Pam Gems

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Pam Gems (1 August 1925 – 13 May 2011[1]) was an English playwright.[2] The author of numerous original plays, as well as of adaptations of works by major European playwrights of the past, Gems is best known for the 1978 musical play Piaf.

Personal life[edit]

Iris Pamela Price was born in Bransgore, Hampshire, and had her first play – a tale of goblins and elves – staged when she was eight by her fellow pupils at primary school. She studied psychology at Manchester University from which she graduated in 1949.[3] She was in her forties when she started to write professionally. She is best known for her 1978 musical play Piaf about French singer Édith Piaf.[4]

She was nominated for two Tony Awards: for Stanley (Best Play) in 1997, and for Marlene (Best Book of a Musical), starring Siân Phillips as Marlene Dietrich, in 1999. Gems adapted works by dramatists ranging from Henrik Ibsen, Federico García Lorca and Anton Chekhov to Marguerite Duras.[citation needed]

Family[edit]

She married architect Keith Gems; the couple had four children. Her husband and children survive her.

List of works[edit]

The Early Plays, (1972–1976)[5]

(work, year, place first produced)
  • Betty's Wonderful Christmas (1972), Cockpit Theatre, London
  • My Warren And After Birthday (1973), Almost Free Theatre, London
  • Miz Venus and Wild Bill (1973), Almost Free Theatre, London
  • After Birthday (1973)
  • The Amiable Courtship Of Miz Venus And Wild Bill (1974), Almost Free Theatre, London
  • Go West Young Woman (1974), The Roundhouse, London
  • Up In Sweden (1975), Haymarket, Leicester
  • My Name Is Rosa Luxembourg (adaptation), (1975)
  • Up In Sweden (1975)
  • Rivers and Forests (adaptation), (1976)
  • Dead Fish (aka Dusa, Fish, Stas And Vi; 1976), Edinburgh Festival
  • Guinevere (1976), Edinburgh Festival
  • The Project (1976), Soho Poly, London
  • Dusa Fish Stas and Vi (1976), Edinburgh Festival

The Middle Plays, (1977–2000)

  • Franz Into April (1977), ICA, London
  • Queen Christina (1977), Other Place, Stratford-on-Avon
  • Piaf (1978), Other Place, Stratford-on-Avon
  • Ladybird, Ladybird (1979), The King's Head, Islington, London
  • Sandra (1979), London
  • Aunt Mary (1982), Warehouse Theatre, London
  • The Treat (1982), ICA, London
  • The Cherry Orchard (adaptation) (1984)
  • Variety Night (1982), London
  • Camille (adaptation) (1984)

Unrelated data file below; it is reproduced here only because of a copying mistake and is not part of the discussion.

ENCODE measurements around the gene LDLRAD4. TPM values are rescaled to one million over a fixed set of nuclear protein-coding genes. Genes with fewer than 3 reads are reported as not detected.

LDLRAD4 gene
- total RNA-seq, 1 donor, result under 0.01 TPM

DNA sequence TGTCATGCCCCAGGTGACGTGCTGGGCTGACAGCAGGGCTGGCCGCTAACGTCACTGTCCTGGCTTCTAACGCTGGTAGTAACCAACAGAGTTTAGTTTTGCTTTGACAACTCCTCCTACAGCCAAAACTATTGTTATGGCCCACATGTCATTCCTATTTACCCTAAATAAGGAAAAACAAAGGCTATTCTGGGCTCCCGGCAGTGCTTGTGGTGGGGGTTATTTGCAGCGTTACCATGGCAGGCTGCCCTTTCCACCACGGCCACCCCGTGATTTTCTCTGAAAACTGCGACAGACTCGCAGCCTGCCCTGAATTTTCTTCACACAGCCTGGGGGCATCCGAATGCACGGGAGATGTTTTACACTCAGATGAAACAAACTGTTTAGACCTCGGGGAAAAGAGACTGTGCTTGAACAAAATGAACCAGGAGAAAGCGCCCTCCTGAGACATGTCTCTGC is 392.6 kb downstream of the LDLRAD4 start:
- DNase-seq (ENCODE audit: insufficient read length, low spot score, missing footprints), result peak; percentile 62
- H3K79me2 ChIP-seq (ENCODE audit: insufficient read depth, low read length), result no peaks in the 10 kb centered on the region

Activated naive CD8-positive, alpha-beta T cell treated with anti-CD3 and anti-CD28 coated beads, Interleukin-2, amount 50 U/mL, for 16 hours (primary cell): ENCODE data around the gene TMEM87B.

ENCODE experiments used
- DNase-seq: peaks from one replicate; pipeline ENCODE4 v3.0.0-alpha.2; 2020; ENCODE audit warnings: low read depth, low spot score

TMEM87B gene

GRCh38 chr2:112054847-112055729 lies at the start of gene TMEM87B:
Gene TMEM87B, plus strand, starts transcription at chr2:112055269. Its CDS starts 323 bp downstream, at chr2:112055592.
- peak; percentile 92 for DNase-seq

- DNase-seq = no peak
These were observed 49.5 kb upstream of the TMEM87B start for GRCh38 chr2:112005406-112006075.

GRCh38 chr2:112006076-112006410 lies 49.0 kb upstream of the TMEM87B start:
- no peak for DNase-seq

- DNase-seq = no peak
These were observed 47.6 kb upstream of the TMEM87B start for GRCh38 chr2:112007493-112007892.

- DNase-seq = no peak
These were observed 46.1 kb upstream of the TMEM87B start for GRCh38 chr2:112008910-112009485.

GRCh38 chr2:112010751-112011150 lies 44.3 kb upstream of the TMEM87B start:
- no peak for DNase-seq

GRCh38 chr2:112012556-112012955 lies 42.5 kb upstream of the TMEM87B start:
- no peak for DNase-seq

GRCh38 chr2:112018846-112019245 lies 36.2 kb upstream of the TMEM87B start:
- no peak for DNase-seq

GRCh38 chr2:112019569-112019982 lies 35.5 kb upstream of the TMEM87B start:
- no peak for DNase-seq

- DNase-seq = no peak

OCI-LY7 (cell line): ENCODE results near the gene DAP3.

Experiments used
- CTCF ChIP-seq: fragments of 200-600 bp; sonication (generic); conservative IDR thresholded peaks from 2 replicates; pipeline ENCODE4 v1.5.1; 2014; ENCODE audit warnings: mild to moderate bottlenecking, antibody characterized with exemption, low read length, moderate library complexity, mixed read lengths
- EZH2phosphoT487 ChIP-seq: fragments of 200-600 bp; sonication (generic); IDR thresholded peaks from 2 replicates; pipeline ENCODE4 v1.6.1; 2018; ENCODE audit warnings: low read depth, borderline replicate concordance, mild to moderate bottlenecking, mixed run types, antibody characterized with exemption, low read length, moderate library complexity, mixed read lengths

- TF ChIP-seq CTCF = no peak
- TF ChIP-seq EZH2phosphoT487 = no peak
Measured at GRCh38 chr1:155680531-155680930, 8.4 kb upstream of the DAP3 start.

• Loving Women (1984)
  • The Danton Affair (1986)
  • Pasionaria (1985), Playhouse Theatre, Newcastle upon Tyne
  • Arther and Guinevere (1990), Edinburgh
  • The Seagull (adaptation) (1991)
  • The Blue Angel (1991), Other Place, Stratford-on-Avon
  • Deborah's Daughter (1994), Manchester
  • Ghosts (adaptation) (1994)
  • Marlene (1996), Oldham
  • Stanley (1996), London
  • At the Window (1997)
  • The Snow Palace (1998)
  • Ebba (1999)

The Late Plays (2000-)

  • Girabaldi, Si! (2000)
  • Linderhof (2001)
  • Mrs Pat (2002), Theatre Royal, York
  • Yerma (adaptation) (2003), Royal Exchange Theatre Manchester
  • Not Joan the Musical (2003)
  • The Lady From The Sea (adaptation) (2003), Almeda Theatre London
  • The Little Mermaid (adaptation) (2004), Greenwich Theatre, Riverside Theatre, London
  • Nelson (2004), Nuffield Theatre, Southampton
  • Broadway Lady (2007)
  • Piaf (2008), Donmar Warehouse, London
  • Winterlove (2009), The Drill Hall, London[6]
  • Despatches (2009), The Drill Hall, London

[7]

References[edit]

  1. ^ Lyn Gardner Obituary: Pam Gems, The Guardian, 16 May 2011
  2. ^ "Pam Gems profile at Film Reference.com". NetIndustries. Retrieved 11 July 2010. 
  3. ^ William Grimes (May 17, 2011). "Pam Gems, British Playwright, Dies at 85". The New York Times. 
  4. ^ Lustig, Vera (8 June 1997). "How We Met: Pam Gems And Denise Black - Arts & Entertainment". The Independent (London: Independent Print). Retrieved 11 July 2010. 
  5. ^ "Pam Gems". United Agents. Retrieved 11 July 2010. 
  6. ^ "Winterlove By Pam Gems". The Drill Hall. Retrieved 11 July 2010. 
  7. ^ "Despatches By Pam Gems". The Drill Hall. Retrieved 11 July 2010. 

Further reading[edit]

External links[edit]